Summary: When Kannujaq finds himself in the midst of a Tuniit community under attack from the Skraelings, he uses his knowledge as an Inuit to help them end up victorious. Given the Tuniit’s history of being poor hunters, Kannujaq is not surprised they need his help, but he is surprised to find a slave and the community’s shaman are both originally Inuit. As he discovers the whole story about the Skraelings he realises the situation is more complex than he thought, and Kannujaq begins to see the bigger picture of having to share his people’s land with others.
Number of Pages: 87
Age Range: 12-13
Review: Geared more for pre-teen readers and perhaps early teen readers, Skraelings by Rachel and Sean Qitsualik-TInsley is none-the-less an action-packed read about one of the initial confrontations between the Vikings and the Tuniit.
The story was difficult to get into at first because it was such a completely different perspective. Imagine living on a land mass pre-colonization, having no concept of nationalities and believing that other peoples aren’t actually people at all. In that respect, Skraelings is a powerful story about Kannujaq’s realisations as he battles the Vikings, an invader from another continent, something that has no meaning for him.
I enjoyed reading as Kannujaq discovered things I had already figured out, like Siku’s origins. For being steeped in his beliefs, Kannujaq comes off as very open-minded and willing to change what he knows. He’s quite the intriguing character. I also loved learning about the the Land as a character in its own right.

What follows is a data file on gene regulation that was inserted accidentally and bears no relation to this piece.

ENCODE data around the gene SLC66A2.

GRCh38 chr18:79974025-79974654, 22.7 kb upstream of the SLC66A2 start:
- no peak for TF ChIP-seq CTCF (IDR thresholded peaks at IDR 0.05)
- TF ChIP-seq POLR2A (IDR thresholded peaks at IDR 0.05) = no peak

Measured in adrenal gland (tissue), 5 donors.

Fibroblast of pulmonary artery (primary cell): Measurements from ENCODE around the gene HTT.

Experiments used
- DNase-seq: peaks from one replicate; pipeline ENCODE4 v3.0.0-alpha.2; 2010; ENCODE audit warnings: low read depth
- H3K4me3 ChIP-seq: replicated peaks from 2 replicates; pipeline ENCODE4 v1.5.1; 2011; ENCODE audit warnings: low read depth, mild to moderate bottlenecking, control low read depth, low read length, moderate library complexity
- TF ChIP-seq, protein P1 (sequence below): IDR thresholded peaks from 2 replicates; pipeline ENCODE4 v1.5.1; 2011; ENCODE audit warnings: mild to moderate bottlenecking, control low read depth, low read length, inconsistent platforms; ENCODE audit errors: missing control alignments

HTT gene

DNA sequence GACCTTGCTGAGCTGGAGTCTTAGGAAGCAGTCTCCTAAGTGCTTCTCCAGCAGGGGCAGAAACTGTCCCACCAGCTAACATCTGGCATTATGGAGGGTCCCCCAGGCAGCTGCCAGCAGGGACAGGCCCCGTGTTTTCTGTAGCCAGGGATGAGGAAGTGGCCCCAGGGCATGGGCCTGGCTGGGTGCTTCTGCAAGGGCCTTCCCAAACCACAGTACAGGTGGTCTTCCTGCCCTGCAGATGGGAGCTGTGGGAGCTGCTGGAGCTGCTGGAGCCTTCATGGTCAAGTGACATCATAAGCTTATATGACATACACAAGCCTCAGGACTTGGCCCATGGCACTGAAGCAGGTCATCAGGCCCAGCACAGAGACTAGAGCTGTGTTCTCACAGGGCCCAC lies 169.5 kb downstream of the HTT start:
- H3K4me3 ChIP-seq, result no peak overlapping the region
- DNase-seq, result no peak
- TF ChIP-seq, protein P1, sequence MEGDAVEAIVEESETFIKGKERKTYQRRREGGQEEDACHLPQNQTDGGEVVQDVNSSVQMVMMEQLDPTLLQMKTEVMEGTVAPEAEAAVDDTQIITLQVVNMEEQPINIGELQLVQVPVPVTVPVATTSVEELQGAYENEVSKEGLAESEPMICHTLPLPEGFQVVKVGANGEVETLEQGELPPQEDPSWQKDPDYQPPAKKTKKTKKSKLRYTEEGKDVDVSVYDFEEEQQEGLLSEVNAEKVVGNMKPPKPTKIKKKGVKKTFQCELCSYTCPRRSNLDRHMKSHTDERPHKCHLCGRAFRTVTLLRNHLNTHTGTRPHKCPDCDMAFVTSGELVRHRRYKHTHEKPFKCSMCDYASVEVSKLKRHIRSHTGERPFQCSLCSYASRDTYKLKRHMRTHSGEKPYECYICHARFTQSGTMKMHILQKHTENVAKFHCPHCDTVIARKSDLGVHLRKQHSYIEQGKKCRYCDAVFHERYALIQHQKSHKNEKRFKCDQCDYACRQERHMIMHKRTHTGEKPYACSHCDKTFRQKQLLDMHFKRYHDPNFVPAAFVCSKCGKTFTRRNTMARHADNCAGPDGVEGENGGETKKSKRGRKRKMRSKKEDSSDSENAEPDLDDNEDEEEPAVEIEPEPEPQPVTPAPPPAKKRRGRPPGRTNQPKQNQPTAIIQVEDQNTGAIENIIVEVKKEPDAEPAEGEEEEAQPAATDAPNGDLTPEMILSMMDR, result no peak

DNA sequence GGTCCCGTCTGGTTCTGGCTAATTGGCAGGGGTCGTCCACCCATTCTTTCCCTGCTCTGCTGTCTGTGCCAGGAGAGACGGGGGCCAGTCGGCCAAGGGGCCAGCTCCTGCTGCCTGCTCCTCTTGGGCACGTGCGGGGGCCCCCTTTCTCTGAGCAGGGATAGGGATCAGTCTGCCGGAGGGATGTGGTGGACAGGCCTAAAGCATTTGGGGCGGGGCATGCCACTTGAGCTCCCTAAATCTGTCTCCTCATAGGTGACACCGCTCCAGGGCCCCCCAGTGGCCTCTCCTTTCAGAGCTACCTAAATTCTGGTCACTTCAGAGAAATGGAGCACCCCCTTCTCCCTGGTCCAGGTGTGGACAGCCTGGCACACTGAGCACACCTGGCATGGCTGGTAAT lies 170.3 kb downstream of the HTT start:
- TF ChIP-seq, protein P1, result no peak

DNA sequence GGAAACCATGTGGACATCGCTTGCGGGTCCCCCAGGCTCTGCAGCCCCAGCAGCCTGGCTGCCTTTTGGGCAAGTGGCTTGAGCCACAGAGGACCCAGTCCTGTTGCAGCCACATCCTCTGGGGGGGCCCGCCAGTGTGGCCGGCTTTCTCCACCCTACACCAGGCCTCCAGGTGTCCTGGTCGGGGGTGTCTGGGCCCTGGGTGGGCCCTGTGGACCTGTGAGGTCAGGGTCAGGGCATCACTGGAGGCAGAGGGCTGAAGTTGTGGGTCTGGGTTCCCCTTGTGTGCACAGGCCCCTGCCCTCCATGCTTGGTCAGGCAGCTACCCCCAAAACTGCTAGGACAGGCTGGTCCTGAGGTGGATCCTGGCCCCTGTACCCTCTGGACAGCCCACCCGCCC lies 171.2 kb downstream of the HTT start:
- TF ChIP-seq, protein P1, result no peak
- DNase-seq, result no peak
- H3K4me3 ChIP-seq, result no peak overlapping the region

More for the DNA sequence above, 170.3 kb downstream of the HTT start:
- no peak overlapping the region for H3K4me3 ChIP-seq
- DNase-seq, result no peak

I ended up wishing Kannujaq’s story was longer, but still thought there was a lot packed into its 87 pages.
“That kind of quiet has a heaviness to it. A life of its own, you might say. And that is the sort of quiet our hunter was used to.” – from Skraelings by Rachel and Sean Qitsualik-Tinsley, page 2
“The Land, despite its dangers, had never frustrated him. The Land had never lied, or grasped, or pretended to be anything other than what it was. It was only the narrow-minded behaviour of humanity that could leave Kannujaq feeling this way – hollow and weak.” Kannujaq from Skraelings by Rachel and Sean Qitsualik-Tinsley, page 44
“‘Hardly,’ Kannujaq thought to himself. But he did not speak. He knew that one must never interrupt a story. To do so was to insult a storyteller’s isuma. He decided to interrupte Siaq only if she tried to throw more stuff on the fire.” – Kannujaq from Skraelings by Rachel and Sean Qitsualik-Tinsley, page 54